My three year old will not go to sleep and wakes up after three hours, fully recharged

My three year old will not go to sleep and wakes up after three hours, fully recharged

by Amy
(Morrisonville, New York)

Question: My three year old has never been an early to sleep child, frequently staying up until midnight or later. However, he used to sleep until about 10:30 in the morning. I am a stay at home mom of six kids and he is my youngest so I didn't mind him staying up late as long as he got enough sleep.

For the past three weeks he has begin waking up at 3:30am and nit going back to sleep. He is a very active child who is always on the go and never rests. I try for an hour of rest each day, but I end up spending most of the time putting him back in bed. I have also tried staying with him, but he becomes aggressive and hits and bites me.

I have five children that go to school and have varying activities that they attend. We stick to girl scouts and in the fall, soccer and baseball in the spring. I have an eight year old with Asperger's Syndrome and that requires us to.have a lot of routines and structure. My eight year old also has ADHD and has sleep problems due to his medication.

I feel like I haven't had a.good.night sleep in 8 years or more. I also go to school fill time online and need the night hours to do my work. Right now my husband watches our son while I do homework but he just accepted a second job to help with our finances. I will have.lost my.help and will no longer gave time to do my school work if I can't get my three year old to sleep.

I am desperate for advice. Our pediatriciantold me to give him benadryl but that just makes him more hyper. Melatonin worked for a week but then he went right back to not sleeping.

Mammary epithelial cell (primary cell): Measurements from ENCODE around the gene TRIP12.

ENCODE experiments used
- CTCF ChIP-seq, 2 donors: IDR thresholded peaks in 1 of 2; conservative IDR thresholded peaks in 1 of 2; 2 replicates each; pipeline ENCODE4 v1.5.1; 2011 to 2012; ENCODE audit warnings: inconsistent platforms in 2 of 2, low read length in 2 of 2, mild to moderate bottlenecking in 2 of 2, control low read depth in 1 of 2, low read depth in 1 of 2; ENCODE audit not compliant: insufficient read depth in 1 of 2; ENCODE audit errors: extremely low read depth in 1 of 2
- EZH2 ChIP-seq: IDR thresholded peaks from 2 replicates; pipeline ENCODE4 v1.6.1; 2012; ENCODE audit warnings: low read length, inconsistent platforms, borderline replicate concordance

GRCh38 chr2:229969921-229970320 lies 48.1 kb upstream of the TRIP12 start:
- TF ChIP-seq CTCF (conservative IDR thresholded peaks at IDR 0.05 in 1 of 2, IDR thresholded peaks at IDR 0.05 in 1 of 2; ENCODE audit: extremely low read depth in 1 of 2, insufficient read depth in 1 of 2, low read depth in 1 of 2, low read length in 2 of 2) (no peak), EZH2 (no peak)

Sincerely,
Amy

Heidi's Answer: Dear Amy,

Thank you for your post. I am sorry to hear how difficult things are right now, I so understand that you are tired and feeling desperate, and I realize that's tough. So let's have a look at what we can do to improve things for you.

First of all, have you found any possible causes for his sudden 3.30am awakenings. I'm sure you will have been through a lot, but let me just list some, in case one slipped.

Does your son have any reflux, sleep apnea, discomfort when lying down (and maybe has had since being born), allergies, new teeth cutting, has he been ill recently, had any vaccinations, any new or different stress situation in the house …?

Anything that gives him discomfort somehow and that is either recent, or has been dragging on could (partly) be causing what is happening now.

But also much more 'earthly' causes are possible: a new neighbor with a habit of making noise in the middle of the night, street noise, has it gotten colder in the bedroom, or hotter, a sibling up at night, ...

Not all of these causes would necessarily be directly waking him up, and be THE cause but each can play a role, or be an extra trigger.

So my first suggestion is that you sit down and go through this list (add extra possible causes that you think of). Write down which ones could apply - even if you don't think it's that important right now. Keep those in mind going forward and relieve or take away as much as possible. That will be the first step.

Another important factor to look at will be food. Whether it is for going to sleep or for staying asleep, what we eat has an enormous effect on it.